Explicit side-effects

F# is not a pure functional language, as it doesn’t prevent you from mutating state or having side-effects in your code. However, when you write a function that has side effects, make it as explicit as you can. Don’t hide a function that has side effects in the middle of a call chain, unless it is obvious from the caller standpoint that the call is intended to have side effects. F# type system will not prevent you from such things, so you’ll need a bit of discipline there.


Writing tests in F# is supposed to be easy. When you write tests, you shouldn’t have to build a big context for each test. If you’ve kept your types and functions simple, your unit tests will not have many dependencies or boilerplate setup. Composition is what functional programming is really about. As soon as your tests feels like wiring things up instead of validating your code behaviour, stand back and try to see if concerns can be separated.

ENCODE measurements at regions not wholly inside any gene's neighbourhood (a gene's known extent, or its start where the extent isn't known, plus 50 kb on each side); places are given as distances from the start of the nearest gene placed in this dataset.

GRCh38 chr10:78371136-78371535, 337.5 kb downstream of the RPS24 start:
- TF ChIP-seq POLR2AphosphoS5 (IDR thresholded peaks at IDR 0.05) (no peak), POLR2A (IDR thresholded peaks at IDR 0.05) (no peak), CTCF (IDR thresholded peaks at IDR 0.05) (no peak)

Conventions & whitespaces

I do get that it’s not easy to choose a convention and stay consistent when you’re new to a language, but having a consistent convention regarding spaces makes your code much more pleasant to read (or maybe it’s just me and my OCD). Please do.


Switching to a new language doesn’t mean you should forget everything you’ve learned so far. For instance, the Single responsibility principle is still a good practice! You can think of a function signature as an interface with a single method on it. When you provide a function as a parameter, it’s like injecting the implementation of an interface. Whenever you do it, you should ask yourself whether you really want to inject it. “Do you want to inject a database access function there, or do you want to perform the call somewhere else and just pass in the returned data to the function?”. Every function parameter can be considered a dependency.